Hoff & Leigh/O’Neil merger to focus on downtown

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H&L’s growth will also include franchising

Hoff & Leigh is expanding its commercial real estate business with a business focus that will range from the heart of Colorado Springs to out-of-state business prospects.

The Colorado Springs commercial real estate company is franchising outside the state and has merged the property management arm of its business with The O’Neil Group. O’Neil, run by CEO Kevin O’Neil, owns several commercial properties and technology companies, including Braxton Technologies, which recently moved into the former Chase bank building at 6 N. Tejon St.

The franchise plans are part of Hoff & Leigh’s vision to expand into other tertiary markets underserved by large commercial brokerages. First on the franchise list is Castle Rock, followed by Tucson.

The property management merger with O’Neil, which will be called The Paramount Group, will provide a foray for Hoff & Leigh into the Class-A market.

The Paramount Group also purports to have several downtown projects slated.

Holly Trinidad, a partner at Hoff & Leigh and daughter of company founder and City Councilman Tim Leigh, said Paramount has plans to renovate the ground floor at 6 N. Tejon.

Plans include giant windows and retail space.

Trinidad said a coffee shop is planned in the lobby and that the space would be divided up and leased to small business that range from mortgage companies to clothing shops.

“It will be a good tenant mix,” Trinidad said. “It should be really good for downtown.”

The merger has also meant more opportunity for Hoff & Leigh.

“We practically tripled our book of business,” she said. “Kevin owns a lot of properties.”

The merger allowed O’Neil to acquire a property management solution complete with all of the systems and staff, while at the same time growing Hoff & Leigh’s business, Trinidad said.

It also gave Hoff & Leigh a chance to rebrand its property management business. Management was never a large part of the firm’s portfolio and it primarily took care of B- and C-class properties with lower rental rates.

She said part of Hoff & Leigh’s connection with the O’Neil Group had to do with a shared vision for developing Colorado Springs from the “heart out.”

Franchise plans

Trinidad returned home to Colorado Springs to work with Hoff & Leigh after several years of working in the Los Angeles film industry about five years ago.

That’s when Hoff & Leigh principles started planning to franchise and open offices in other cities around the country. They even got started with a new office in Akron, Ohio in 2008 before the market went soft.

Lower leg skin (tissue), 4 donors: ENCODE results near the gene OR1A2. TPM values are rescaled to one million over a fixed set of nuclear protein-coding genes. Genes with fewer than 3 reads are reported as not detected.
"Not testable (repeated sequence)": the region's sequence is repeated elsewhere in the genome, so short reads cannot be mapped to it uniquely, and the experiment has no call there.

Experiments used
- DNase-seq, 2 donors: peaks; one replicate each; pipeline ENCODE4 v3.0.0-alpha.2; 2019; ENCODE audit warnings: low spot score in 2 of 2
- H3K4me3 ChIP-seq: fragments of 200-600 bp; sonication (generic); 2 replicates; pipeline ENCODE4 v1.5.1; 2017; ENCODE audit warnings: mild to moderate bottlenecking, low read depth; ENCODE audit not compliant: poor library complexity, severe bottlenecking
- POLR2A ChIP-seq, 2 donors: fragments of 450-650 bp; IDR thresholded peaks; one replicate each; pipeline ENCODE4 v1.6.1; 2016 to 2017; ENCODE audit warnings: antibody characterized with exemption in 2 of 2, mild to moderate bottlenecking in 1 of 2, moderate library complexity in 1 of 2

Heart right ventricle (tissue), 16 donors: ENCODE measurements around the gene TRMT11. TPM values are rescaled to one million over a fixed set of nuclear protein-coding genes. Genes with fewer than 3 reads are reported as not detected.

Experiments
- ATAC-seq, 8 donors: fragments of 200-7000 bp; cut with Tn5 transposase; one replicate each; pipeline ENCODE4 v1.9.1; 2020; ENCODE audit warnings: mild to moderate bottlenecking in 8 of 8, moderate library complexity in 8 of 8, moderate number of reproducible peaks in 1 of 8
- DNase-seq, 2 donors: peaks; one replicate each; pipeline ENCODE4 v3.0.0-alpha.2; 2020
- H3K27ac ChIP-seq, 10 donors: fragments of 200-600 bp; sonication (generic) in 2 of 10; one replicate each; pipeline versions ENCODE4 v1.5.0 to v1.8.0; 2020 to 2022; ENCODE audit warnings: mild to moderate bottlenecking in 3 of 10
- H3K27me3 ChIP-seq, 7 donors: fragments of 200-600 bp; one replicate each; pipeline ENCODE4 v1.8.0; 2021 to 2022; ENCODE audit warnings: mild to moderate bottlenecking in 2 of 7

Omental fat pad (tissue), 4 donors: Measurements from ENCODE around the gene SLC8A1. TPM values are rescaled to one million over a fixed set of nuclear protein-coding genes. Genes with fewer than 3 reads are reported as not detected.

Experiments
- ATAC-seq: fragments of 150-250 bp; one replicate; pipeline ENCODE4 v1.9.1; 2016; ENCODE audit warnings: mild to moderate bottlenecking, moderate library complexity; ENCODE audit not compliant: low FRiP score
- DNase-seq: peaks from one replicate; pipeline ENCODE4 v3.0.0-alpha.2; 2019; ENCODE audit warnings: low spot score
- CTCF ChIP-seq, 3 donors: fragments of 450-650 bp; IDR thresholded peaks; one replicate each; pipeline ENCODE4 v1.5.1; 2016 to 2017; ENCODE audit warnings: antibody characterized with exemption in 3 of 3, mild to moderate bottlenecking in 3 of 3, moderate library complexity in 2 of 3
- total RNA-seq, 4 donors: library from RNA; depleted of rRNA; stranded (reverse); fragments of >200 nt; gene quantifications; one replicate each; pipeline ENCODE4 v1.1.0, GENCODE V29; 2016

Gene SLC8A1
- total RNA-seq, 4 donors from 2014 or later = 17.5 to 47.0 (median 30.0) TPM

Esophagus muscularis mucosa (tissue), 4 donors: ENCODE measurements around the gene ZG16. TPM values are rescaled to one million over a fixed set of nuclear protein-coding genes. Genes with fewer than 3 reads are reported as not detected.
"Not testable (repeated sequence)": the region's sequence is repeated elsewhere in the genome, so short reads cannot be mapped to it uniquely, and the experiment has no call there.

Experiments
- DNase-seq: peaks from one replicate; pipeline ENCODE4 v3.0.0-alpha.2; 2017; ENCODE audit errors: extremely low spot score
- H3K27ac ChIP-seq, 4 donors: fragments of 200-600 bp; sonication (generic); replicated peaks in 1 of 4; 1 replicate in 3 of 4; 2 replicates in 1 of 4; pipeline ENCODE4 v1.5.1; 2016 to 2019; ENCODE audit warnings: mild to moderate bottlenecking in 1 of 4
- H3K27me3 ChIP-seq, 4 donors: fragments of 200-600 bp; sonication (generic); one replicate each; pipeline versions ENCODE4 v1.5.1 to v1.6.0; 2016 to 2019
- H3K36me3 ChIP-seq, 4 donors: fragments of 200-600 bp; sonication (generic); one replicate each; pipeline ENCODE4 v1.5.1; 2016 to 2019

But plans for expansion were on the backburner through the recession, Trinidad said. Now that there are some signs of improvement in the market, the firm is gearing up to grow.

Hoff & Leigh will open a new office in Castle Rock next month and one in Tucson, Ariz. in April, the first big moves toward franchising nationally since the Akron office opened four years ago.

“We’ve been working on this for a long time,” Trinidad said. “In secondary and tertiary markets like Colorado Springs there aren’t any really big brokers. Most of them are local. We want to create that presence in those markets.”

The idea is to move into underserved cities with the full backing of Hoff & Leigh resources, she said.

“We have a really scalable model,” Trinidad said. “So, why not do it?”

The company hired Jason Baumgartner as a research analyst last year to examine tertiary markets around the country and compare them. He’s been compiling data for a year and Hoff & Leigh has been waiting for the right time to expand into these other markets.

Castle Rock and Tucson are just the first of several likely franchise offices, Trinidad said. They are first because there are trusted colleagues staged and ready to open Hoff & Leigh franchises.

Bob Hoff, one of the firm’s founding members, sold his share in the company several years ago and has since semi-retired in Arizona, Trinidad said. He is opening the Tucson office.

Todd Ogden, one of Hoff & Leigh’s commercial brokers who lives in Monument and has been doing a lot of work north of the city will be opening the Castle Rock office.

“They need the services of commercial brokers there,” Ogden said. “There are a lot of residential agents, but there aren’t a ton of commercial brokers.”

He said there are just a few Realtors who do work with commercial real estate and most of them also work with residential or also work in Denver.

“Most of the commercial owners tend to do a lot of their own marketing,” Ogden said. “They list their leases or sales by owner.”

And that’s fine, but there’s also a lot of movement in the market and prices are significantly higher in Castle Rock than they are in Colorado Springs — about 20 or 30 percent higher, Ogden said. It’s a lot for owners to handle and it’s a great financial opportunity for Hoff & Leigh.

“There’s a lot of money up there and no brokers,” Trinidad said.

Ogden initially thought he would take a year or more before opening an office, but the reception has been so good and he’s gotten enough feedback from commercial owners that he felt confident moving forward with the franchise now.

He only has one listing in Castle Rock and he expects it to go under contract this week. But he’s confident that having a physical presence in the market and developing expertise and a reputation there will drive business. Eventually he expects to have two agents dedicated to Castle Rock and one or two others to deal with properties in Parker and the southern Denver suburbs.

“Up until now Castle Rock has been more of a bedroom community for south Denver,” Ogden said. “And now we’re seeing some more commercial come in to support those residents.”